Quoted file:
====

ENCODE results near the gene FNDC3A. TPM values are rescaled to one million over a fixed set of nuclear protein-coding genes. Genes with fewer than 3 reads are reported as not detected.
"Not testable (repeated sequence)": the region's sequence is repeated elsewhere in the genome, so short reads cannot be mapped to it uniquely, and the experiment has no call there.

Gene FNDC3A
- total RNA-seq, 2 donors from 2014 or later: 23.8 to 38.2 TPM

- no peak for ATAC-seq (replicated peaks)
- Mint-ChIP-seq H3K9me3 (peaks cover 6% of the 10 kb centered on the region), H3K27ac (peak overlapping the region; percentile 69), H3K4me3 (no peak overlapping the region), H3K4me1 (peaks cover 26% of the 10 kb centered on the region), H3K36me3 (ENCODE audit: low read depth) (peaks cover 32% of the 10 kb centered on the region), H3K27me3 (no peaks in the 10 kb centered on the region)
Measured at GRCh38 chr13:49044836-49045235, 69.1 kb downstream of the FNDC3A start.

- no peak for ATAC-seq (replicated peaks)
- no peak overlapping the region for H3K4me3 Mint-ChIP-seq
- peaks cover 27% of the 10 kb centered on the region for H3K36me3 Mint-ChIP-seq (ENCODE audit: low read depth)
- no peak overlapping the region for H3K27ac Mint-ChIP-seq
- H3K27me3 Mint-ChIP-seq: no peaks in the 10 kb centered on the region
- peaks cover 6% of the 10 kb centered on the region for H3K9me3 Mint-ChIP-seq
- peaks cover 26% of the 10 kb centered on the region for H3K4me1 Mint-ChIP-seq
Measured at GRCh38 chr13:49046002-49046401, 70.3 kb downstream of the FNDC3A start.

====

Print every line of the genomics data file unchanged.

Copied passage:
ENCODE results near the gene FNDC3A. TPM values are rescaled to one million over a fixed set of nuclear protein-coding genes. Genes with fewer than 3 reads are reported as not detected.
"Not testable (repeated sequence)": the region's sequence is repeated elsewhere in the genome, so short reads cannot be mapped to it uniquely, and the experiment has no call there.

Gene FNDC3A
- total RNA-seq, 2 donors from 2014 or later: 23.8 to 38.2 TPM

- no peak for ATAC-seq (replicated peaks)
- Mint-ChIP-seq H3K9me3 (peaks cover 6% of the 10 kb centered on the region), H3K27ac (peak overlapping the region; percentile 69), H3K4me3 (no peak overlapping the region), H3K4me1 (peaks cover 26% of the 10 kb centered on the region), H3K36me3 (ENCODE audit: low read depth) (peaks cover 32% of the 10 kb centered on the region), H3K27me3 (no peaks in the 10 kb centered on the region)
Measured at GRCh38 chr13:49044836-49045235, 69.1 kb downstream of the FNDC3A start.

- no peak for ATAC-seq (replicated peaks)
- no peak overlapping the region for H3K4me3 Mint-ChIP-seq
- peaks cover 27% of the 10 kb centered on the region for H3K36me3 Mint-ChIP-seq (ENCODE audit: low read depth)
- no peak overlapping the region for H3K27ac Mint-ChIP-seq
- H3K27me3 Mint-ChIP-seq: no peaks in the 10 kb centered on the region
- peaks cover 6% of the 10 kb centered on the region for H3K9me3 Mint-ChIP-seq
- peaks cover 26% of the 10 kb centered on the region for H3K4me1 Mint-ChIP-seq
Measured at GRCh38 chr13:49046002-49046401, 70.3 kb downstream of the FNDC3A start.